The system of primitive and secondary magick was predominant in tribal societies and agricultural civilizations before the rise of the monotheistic religions between 1500-1000 BCE. In these societies, altered states of consciousness were achieved by casting a circle, “drawing down” the stellar gods into the circle, calling down specific sacred presences that are connected to the hunt or the harvest (in the case of agricultural states) into the circle. These gods and goddesses were known to be susceptible to certain incenses, music, stones, and herbs which have been called by historians of magic, “correspondences”. By “seducing” the gods with their favorite fragrances, food, gems and music it was thought to increase the chances of the tribe getting what it wanted. Where they went wrong was in thinking that: a) the gods and goddesses were real objective entities; and b) the magick they performed actually changed the world.

Why has Magick Hung On?

This kind of magick has been around all the way back to hunting and gathering societies of at least 100,000 years ago.  Even after the triumph of monotheism, magic hung on marginally in rural areas of society. During the Renaissance, during the Scientific Revolution, through the Enlightenment and to the end of the 19th century magic was alive among certain sectors of the upper classes. At the end of the 19th century, it blossomed because of dissatisfaction with both Christianity and the mechanization of science.

If this kind of magick did not really do what the people imagine it did because the gods and goddesses are not real and because magic did not really change the world, why has it stayed with us for thousands of years? Is it simply a matter of the clergy and the upper classes manipulating the workers and peasants into believing things that were not true to keep control over them, as the Enlightenment thought? Partly I agree that this is true. However, it does not account for the presence of magic:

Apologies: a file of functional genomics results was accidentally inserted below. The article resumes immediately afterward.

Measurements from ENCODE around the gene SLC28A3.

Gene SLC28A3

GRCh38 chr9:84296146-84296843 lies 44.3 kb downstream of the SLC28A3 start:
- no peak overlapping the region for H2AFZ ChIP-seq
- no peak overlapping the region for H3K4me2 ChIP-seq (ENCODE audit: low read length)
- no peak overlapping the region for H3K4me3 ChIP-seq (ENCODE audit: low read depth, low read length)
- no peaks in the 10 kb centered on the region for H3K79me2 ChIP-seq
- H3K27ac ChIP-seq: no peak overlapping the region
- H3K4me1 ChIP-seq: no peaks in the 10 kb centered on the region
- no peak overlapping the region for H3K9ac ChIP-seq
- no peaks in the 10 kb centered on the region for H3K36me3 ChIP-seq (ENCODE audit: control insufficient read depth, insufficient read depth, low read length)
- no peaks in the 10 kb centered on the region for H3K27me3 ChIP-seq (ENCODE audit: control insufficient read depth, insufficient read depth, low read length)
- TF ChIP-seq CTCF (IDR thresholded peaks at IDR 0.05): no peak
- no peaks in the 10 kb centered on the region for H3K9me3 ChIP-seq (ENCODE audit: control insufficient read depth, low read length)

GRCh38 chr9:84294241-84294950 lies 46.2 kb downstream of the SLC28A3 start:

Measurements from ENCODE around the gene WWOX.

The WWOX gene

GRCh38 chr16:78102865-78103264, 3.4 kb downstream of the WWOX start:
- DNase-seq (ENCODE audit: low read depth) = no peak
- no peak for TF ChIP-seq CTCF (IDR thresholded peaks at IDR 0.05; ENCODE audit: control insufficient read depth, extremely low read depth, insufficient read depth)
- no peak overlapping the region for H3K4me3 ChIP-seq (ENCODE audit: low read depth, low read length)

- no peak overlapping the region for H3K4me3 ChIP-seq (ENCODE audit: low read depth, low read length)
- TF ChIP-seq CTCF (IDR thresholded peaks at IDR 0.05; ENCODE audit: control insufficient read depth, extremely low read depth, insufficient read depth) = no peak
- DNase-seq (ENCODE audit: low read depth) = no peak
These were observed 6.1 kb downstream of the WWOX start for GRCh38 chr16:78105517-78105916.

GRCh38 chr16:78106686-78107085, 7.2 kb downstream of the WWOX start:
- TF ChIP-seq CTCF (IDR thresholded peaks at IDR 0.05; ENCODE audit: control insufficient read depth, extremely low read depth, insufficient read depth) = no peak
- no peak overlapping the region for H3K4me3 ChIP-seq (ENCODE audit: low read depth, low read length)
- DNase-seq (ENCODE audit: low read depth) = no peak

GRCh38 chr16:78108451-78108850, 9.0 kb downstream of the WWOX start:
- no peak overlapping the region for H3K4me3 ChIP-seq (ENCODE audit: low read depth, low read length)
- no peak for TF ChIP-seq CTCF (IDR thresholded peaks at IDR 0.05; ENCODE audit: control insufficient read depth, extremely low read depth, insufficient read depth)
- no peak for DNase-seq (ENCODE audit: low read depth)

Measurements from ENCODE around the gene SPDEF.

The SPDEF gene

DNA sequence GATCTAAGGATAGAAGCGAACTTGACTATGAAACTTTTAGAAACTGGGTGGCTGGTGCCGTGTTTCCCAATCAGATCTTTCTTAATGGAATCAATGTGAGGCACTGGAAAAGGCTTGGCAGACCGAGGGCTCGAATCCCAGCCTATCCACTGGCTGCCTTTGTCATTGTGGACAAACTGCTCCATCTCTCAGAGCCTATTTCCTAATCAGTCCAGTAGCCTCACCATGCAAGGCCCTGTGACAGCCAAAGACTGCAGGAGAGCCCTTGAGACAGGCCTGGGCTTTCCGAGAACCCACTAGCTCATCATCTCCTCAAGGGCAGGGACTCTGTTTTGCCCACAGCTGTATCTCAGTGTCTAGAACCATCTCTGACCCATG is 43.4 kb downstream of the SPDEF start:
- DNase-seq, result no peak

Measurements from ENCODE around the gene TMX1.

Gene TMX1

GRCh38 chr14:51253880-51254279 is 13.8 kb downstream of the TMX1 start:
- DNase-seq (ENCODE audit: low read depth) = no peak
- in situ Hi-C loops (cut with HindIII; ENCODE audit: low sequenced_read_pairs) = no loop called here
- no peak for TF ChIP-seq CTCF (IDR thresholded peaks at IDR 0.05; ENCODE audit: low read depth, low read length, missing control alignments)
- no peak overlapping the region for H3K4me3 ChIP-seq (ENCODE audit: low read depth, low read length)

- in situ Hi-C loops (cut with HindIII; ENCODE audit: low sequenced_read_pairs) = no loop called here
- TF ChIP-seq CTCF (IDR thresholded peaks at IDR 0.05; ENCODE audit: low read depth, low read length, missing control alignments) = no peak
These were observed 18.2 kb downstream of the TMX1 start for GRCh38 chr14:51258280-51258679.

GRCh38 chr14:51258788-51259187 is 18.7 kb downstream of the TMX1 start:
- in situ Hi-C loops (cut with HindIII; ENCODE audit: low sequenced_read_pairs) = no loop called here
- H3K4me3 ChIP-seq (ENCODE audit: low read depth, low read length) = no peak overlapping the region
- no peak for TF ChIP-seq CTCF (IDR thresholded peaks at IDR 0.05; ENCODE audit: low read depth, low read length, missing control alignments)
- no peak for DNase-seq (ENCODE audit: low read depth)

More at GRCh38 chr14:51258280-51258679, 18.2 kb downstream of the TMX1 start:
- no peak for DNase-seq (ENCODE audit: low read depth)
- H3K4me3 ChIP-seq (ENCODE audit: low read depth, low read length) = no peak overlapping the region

1. when there were no classes as in hunter-gatherers – or
  2. when it was alive among the witches in the 17th century, in spite of the opposition of the Church, scientists and merchants;
  3. when magic existed among the working-class artisans, middle and upper middle classes in the form of alchemy where no political control was involved.

Something else was going on, but what was it?

What does Magick Really do?

Magick is the art and science of altering states of consciousness at will through the use of imagination, the senses, the emotions through the arts. The techniques can be used for good or for bad purposes. The entire field of advertising is an industry in the use of black magick. Often the association with changing states of consciousness is that it is some kind of secular, recreational escape from reality. Of course, some of that is true, but my reasons for arguing for altered states of consciousness are dead serious. People alter their states of consciousness primarily for social and personal needs, not just for fun.

When hunter gatherers chase a man dressed as a reindeer around the circle making stabbing gestures, are they really creating some magic-at-a-distance which affects the reindeer in the surrounding tundra? Of course not. But what atheists and Marxists miss is that what tribespeople are doing as they dance, sing, drum, run and leap. They are changing their state of consciousness to build their confidence that they will act in a coordinated and effective way when they do go out on the hunt. So, what is changed in magick is the social psychology of their confidence levels.

The Power of Music and the Arts